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Nick Suzuki will be the 12th highest-paid player in the NHL in 2022-23

Nick Suzuki will be the 12th highest-paid player in the NHL in 2022-23

When you think of the Canadian now, it’s hard not to immediately think of Nick Suzuki as the new face of the agency. The young center, who will only turn 23 next season, now has the organization’s first central chair and, at the moment, is the best player on the team.

Cole Caufield and Juraj Slavkowski have the potential to join him in the end, sure, but now he’s definitely a Suzuki.

CH #14 will also see his new eight-year contract go into effect this year. On average, a young man will earn $7.875 million annually until 2029-2030.

However, when we look at the highest profit for the 2022-23 season, we notice that Suzuki is… in twelfth place.

(Credit: Screenshot/CapFri Friendly)

Also note that Suzuki is the youngest player on the list of the 20 highest-grossing players on the Pittman circuit for 2022-23. You have to get down to 25th to find a player smaller than Suzuki, while there is Jack Hughes (21).

For the 2022-23 season, Suzuki will receive a total of $10 million. He has already earned $4,000,014 in signing bonuses and the remainder ($5,999,986) will come in stipend during the campaign.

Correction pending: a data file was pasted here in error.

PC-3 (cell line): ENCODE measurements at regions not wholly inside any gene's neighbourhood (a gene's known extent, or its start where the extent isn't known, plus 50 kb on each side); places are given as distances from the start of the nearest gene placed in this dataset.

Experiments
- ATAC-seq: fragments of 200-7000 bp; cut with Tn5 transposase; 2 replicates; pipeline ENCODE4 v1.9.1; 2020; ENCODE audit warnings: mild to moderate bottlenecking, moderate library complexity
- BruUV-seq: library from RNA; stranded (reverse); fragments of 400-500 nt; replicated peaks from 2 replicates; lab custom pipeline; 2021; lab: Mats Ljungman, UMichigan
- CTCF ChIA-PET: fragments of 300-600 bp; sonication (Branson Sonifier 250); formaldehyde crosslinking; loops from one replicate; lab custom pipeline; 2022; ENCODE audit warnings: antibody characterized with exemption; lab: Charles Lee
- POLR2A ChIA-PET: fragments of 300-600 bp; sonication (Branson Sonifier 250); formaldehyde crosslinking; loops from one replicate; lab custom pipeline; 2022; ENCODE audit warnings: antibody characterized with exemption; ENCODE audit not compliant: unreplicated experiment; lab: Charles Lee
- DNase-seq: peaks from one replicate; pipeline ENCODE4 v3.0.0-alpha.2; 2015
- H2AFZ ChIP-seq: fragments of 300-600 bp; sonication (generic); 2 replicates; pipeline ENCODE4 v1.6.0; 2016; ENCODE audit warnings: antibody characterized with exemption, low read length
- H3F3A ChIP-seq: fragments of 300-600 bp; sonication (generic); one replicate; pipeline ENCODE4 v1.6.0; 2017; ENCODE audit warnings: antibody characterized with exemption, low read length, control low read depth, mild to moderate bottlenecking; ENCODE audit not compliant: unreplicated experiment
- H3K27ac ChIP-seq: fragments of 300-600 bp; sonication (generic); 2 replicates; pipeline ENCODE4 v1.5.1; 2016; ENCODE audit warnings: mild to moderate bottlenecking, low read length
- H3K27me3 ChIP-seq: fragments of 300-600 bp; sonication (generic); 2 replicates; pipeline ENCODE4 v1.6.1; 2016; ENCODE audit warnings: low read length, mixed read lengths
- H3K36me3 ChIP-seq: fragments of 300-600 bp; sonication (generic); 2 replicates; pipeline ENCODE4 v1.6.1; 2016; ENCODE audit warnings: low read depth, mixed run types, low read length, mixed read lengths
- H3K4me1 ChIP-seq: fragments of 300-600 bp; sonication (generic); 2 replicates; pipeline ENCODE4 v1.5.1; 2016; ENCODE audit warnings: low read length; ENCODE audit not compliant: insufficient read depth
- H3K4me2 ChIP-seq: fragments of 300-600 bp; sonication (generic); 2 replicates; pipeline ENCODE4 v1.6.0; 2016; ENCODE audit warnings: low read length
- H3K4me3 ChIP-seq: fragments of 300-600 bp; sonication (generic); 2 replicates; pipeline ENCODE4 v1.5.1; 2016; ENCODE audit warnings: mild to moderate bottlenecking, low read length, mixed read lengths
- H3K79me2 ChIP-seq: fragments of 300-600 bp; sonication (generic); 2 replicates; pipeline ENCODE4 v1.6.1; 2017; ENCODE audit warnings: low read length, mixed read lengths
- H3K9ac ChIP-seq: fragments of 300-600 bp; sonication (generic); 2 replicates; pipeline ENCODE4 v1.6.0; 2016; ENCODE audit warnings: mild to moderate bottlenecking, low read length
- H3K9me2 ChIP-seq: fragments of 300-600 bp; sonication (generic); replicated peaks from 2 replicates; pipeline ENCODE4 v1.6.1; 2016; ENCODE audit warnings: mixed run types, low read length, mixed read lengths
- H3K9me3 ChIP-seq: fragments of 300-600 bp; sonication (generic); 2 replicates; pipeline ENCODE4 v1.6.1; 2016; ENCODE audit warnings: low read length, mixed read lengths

However, if Suzuki has a file hit the cap $7.875 million, how does he get $10 million in 2022-23? The answer is simple: the structure of the contract for a young position means that he gets more money in the early years of the contract and not in the later years of it.

Thus, for the next three years, Suzuki will earn $10 million per season, but he will “only” make $6 million annually during the last three campaigns included in his current contract.

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In good French, we’re talking about a “preloaded” contract.

(Credit: Screenshot/CapFri Friendly)

Remember that in the last days, (Model) Dom Luszczyszyn ranks Suzuki’s contract as the ninth worst deal in the NHLThe latter, however, put things into context by saying that Suzuki clearly has the potential to eventually deserve his contract.

Right now, Suzuki is not a $10 million player, and I’m well aware of that. However, if all goes well, at the end of his contract, his $6 million salary and salary hit the cap Just under $8 million a year would seem ridiculous for the level of play he can deliver on ice.

At least, that’s what we can hope for.

Many of

– I like the result.

β€œIt is very much worth it.

– We can understand that.

– File settled in Boston.

The news I didn’t expect to read today.